Results! That is the one thing that all of us care about, whether as a coach, athlete, or fitness enthusiast. This is a large reason that so many people have turned away from the supposed “high-tech” training tools and have sought out some of the time tested training that the strongest humans in the world used. This has given rise to grip training, stones, logs, kettlebells, extreme bodyweight training, and most recently sandbag training.
As a strength coach for the past fifteen years I have found myself in a similar position as many who want to find the fastest ways to strength. This led me down the road of examining many different training methods, and one that has always intrigued me was sandbags.
For years sandbags were used by athletic programs that simply could not afford to supply large amounts of athletes with strength training tools. Tell an athlete they have to lift a sandbag and they already know it is going to be more difficult than a bar or dumbbell, their heads sink as they know they are just flat out hard! Yet, even if something is difficult, it doesn’t automatically make it beneficial.
I found it intriguing that sandbags had no definitive system of training. It appears that EVERYTHING from medicine balls, body weight, to kettlebells have a system of training. Having a system is important in developing meaning behind training and exercises, without it things remain random and training is stagnant and without purpose.
Why sandbags? Having competed in team sports for over a decade, and iron sports such as Strongman and Olympic lifting, I found sandbags provided some unique benefits for all types of athletes.
The Bridge into Strongman
Having lifted stones, logs, and lots of odd implements, sandbags still remain one of the most challenging implements to train with because of the constantly shifting load that makes sandbags so difficult. I first used sandbags when access to standard Strongman tools were impossible. It just seemed obvious that sandbags hit the body in a different way than your standard weight room tools, it was as though sandbags hit all our weak links. Then when I actually got to train with Strongman tools and events, nothing compared with the challenge that lifting heavy sandbags provided on the back, hips, arms, legs, and abs…YES, truly the whole body! There seemed to be something there that could be more applicable to people beyond Strongman, but what was it?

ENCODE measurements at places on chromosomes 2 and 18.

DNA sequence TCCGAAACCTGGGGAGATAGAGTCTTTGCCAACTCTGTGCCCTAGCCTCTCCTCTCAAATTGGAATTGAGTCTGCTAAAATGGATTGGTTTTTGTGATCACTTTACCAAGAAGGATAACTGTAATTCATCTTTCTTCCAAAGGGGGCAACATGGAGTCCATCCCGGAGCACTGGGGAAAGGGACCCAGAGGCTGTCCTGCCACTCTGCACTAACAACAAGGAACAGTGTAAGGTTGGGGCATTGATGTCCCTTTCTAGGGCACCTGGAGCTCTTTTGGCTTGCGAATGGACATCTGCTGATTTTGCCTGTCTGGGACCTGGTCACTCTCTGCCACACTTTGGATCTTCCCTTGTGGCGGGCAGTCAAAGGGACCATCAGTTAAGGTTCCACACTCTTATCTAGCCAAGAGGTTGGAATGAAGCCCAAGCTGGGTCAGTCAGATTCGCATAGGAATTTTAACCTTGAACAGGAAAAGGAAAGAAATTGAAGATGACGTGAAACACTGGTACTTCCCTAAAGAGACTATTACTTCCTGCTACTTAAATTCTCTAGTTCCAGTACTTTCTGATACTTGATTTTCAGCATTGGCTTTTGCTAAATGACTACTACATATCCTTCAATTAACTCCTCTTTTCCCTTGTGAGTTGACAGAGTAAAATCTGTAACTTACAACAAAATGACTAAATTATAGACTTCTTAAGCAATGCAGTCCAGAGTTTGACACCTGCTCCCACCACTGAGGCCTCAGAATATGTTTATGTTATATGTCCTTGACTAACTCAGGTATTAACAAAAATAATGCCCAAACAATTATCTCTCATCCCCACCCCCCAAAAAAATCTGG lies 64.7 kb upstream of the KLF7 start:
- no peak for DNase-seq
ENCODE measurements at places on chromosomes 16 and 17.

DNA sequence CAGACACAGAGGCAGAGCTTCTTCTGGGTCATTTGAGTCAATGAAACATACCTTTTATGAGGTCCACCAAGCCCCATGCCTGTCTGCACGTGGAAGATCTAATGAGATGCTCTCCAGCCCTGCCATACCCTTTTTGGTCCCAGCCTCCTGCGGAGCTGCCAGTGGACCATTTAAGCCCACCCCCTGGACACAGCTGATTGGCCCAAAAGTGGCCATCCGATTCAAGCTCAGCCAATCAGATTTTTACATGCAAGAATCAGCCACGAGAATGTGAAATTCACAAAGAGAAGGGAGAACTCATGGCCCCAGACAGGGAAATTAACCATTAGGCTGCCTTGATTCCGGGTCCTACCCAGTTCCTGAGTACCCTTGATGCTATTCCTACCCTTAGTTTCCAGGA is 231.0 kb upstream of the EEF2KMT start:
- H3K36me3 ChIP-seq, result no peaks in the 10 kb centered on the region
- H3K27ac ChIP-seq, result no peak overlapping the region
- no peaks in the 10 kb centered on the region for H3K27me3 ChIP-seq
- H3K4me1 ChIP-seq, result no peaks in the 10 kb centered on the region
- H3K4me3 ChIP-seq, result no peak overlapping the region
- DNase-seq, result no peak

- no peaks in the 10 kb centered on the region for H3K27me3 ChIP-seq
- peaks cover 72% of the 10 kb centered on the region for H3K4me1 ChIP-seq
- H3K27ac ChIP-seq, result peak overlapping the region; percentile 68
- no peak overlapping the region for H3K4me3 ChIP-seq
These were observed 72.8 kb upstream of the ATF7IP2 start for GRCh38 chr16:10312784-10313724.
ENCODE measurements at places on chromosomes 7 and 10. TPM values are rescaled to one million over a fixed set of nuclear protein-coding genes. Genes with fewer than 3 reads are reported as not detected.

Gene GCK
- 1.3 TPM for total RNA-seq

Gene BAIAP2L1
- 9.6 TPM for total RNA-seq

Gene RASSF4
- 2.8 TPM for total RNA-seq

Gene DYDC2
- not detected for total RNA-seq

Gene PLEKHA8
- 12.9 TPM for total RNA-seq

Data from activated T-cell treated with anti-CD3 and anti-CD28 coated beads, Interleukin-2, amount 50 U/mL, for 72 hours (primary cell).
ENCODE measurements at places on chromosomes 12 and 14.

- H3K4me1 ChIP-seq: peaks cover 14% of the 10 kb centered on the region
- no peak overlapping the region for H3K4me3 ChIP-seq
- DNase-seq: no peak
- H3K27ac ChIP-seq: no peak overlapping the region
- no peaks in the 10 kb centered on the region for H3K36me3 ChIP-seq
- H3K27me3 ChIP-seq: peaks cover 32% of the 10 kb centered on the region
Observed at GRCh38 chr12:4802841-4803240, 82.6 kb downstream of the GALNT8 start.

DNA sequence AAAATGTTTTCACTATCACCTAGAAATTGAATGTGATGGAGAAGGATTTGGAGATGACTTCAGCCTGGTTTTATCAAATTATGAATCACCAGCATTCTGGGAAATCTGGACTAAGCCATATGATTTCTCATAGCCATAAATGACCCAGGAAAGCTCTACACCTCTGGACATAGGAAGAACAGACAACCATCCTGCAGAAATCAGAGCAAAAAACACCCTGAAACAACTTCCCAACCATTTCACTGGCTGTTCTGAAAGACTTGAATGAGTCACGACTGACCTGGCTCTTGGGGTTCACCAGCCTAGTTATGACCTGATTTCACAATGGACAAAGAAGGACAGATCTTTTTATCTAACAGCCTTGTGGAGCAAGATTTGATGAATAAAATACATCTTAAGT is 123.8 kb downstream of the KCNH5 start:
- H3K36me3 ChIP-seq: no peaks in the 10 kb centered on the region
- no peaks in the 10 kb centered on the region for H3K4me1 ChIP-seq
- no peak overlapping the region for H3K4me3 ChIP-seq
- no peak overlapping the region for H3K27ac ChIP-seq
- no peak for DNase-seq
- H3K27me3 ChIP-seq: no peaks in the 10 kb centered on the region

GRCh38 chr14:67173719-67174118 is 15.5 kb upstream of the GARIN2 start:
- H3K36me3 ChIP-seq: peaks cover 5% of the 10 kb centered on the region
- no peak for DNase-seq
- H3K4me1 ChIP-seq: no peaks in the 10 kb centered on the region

Strongman is known for lifting odd objects, but the angles and movements that could be created even go beyond the standard Strongman protocols. One of my greatest disappointments with the renewed excitement of sandbag training is the lack of innovation people are using in their training.
Olympic Lifting Excuses
Hang around strength coaches long enough and you will undoubtedly get into the “should or should not” Olympic lift argument. For those that are typically in the “do not” camp, it is the fact that Olympic lifting is a very specific sport and technique is challenging to pick up. Some coaches are fearful they will spend more time teaching technique than receive the benefit of Olympic lifting.